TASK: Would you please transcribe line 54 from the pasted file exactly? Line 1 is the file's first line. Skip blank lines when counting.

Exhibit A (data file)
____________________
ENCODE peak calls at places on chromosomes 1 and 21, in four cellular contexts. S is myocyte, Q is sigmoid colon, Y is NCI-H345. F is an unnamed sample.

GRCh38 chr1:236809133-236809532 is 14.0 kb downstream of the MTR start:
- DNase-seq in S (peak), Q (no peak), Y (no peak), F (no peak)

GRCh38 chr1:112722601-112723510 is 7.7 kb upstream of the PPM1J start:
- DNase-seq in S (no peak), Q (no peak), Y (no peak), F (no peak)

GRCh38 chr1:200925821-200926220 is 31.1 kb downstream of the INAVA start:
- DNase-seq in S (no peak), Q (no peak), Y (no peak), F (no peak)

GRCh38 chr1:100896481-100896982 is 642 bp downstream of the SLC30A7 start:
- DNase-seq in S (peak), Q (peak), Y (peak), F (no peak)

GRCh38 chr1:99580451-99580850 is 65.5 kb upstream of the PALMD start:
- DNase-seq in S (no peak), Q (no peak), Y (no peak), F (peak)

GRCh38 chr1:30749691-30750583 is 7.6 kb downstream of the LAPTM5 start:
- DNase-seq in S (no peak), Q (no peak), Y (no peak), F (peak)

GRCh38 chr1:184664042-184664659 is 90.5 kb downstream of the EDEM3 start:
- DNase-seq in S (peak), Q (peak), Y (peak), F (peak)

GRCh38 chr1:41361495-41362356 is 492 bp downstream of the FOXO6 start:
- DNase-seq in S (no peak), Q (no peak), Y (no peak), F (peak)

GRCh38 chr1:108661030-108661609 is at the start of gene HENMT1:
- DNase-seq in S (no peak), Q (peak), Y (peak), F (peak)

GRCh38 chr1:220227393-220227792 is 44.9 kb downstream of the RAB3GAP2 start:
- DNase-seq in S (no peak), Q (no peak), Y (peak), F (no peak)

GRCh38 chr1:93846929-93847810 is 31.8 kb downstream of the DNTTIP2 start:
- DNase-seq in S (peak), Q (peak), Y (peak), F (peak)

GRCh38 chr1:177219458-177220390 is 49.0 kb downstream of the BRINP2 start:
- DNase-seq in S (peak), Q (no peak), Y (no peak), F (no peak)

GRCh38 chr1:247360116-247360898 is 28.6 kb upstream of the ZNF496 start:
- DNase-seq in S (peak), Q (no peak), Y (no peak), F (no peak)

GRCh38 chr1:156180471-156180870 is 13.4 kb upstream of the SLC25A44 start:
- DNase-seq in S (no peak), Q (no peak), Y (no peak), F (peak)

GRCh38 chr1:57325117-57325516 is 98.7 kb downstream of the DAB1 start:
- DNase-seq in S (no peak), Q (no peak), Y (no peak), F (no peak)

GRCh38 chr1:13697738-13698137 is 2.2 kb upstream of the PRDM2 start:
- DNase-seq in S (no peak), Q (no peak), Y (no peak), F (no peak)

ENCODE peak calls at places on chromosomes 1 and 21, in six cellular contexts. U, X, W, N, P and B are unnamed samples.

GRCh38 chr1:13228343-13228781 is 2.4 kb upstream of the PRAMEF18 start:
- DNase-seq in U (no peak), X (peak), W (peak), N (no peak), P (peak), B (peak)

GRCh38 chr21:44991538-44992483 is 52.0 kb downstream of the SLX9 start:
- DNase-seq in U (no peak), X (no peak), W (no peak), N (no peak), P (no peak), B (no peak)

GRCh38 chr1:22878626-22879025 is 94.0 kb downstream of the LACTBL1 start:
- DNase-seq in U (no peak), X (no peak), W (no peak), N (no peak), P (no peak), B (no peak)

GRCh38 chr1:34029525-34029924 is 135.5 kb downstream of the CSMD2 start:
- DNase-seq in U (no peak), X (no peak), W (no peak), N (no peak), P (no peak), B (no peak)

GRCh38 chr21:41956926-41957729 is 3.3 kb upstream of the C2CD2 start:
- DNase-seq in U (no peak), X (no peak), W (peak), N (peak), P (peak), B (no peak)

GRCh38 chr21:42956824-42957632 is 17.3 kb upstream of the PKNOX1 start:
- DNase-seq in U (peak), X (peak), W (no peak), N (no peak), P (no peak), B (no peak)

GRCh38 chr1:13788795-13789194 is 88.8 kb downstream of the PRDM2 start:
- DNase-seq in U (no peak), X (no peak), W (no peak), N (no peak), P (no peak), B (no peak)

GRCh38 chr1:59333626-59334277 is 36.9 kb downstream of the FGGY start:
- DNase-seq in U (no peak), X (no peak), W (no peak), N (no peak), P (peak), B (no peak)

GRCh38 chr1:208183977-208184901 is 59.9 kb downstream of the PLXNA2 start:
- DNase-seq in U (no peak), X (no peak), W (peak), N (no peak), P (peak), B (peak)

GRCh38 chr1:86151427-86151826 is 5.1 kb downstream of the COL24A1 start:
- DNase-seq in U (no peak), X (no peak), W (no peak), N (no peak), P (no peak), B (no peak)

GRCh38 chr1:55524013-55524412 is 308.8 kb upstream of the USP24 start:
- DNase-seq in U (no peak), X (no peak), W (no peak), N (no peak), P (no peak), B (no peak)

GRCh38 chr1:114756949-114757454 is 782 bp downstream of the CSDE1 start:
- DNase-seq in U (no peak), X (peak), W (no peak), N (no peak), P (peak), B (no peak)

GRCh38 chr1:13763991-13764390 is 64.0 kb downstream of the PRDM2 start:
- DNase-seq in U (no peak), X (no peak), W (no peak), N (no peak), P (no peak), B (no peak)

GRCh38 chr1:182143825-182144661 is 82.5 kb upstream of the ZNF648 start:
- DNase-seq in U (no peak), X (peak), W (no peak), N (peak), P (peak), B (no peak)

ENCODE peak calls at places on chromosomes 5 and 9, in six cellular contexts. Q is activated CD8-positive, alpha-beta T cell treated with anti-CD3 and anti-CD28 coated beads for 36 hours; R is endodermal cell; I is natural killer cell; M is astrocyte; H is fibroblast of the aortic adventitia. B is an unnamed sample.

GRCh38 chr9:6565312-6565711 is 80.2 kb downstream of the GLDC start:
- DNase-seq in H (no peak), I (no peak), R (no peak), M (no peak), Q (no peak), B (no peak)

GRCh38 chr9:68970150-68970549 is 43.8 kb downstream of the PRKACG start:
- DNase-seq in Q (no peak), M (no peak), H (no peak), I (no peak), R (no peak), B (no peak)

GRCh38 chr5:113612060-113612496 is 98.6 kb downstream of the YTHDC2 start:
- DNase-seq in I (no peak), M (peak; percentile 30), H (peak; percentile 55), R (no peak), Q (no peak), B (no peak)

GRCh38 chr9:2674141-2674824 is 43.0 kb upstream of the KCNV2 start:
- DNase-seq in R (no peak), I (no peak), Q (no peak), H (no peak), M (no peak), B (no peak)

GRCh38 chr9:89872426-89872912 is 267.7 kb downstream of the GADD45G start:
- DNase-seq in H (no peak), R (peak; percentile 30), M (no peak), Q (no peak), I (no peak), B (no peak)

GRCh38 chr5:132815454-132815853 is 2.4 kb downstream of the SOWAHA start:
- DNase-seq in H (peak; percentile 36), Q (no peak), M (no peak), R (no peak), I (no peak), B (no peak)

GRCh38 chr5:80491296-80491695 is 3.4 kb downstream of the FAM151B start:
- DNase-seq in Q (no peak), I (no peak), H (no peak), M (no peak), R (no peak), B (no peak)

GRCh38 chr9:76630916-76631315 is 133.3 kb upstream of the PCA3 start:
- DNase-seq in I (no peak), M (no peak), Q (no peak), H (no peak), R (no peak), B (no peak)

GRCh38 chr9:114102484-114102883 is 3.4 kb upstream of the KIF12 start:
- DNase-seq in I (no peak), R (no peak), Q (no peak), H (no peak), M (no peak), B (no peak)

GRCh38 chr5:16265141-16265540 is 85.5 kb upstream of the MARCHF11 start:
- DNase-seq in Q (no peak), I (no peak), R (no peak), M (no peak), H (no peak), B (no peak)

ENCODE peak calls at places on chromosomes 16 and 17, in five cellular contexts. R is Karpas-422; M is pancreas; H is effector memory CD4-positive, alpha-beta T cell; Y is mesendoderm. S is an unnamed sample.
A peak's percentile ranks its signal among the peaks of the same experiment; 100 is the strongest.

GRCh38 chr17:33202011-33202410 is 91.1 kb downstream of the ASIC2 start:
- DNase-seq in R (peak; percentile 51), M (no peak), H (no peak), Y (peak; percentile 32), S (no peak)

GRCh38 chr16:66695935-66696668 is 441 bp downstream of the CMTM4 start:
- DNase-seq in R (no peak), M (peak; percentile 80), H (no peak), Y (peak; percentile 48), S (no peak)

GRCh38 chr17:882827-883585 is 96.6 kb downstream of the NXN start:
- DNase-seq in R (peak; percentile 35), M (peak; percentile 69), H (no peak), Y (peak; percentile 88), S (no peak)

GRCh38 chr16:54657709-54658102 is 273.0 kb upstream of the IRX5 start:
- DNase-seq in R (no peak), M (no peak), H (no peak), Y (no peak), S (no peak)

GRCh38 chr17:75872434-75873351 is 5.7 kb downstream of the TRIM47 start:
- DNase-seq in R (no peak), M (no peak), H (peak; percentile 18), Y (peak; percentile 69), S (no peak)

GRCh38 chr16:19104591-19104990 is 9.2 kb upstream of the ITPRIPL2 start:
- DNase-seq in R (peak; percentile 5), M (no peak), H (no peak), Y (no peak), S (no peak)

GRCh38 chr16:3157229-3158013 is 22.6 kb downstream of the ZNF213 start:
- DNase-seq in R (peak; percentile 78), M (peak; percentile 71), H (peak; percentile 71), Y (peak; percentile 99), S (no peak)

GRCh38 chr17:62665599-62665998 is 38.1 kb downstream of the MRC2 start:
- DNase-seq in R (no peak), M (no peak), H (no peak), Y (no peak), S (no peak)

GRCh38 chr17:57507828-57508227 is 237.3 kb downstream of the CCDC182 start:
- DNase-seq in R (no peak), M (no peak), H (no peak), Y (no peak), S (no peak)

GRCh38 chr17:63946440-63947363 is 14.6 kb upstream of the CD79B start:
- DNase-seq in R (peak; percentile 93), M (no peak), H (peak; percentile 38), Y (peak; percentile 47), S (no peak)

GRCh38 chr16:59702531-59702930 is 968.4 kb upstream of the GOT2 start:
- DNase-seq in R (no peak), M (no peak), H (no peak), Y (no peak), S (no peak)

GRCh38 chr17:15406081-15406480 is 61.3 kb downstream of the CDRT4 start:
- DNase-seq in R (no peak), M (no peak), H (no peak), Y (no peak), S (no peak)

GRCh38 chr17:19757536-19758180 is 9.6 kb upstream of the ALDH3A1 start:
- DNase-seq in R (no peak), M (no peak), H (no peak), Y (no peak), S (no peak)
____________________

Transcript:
- DNase-seq in U (no peak), X (no peak), W (no peak), N (no peak), P (no peak), B (no peak)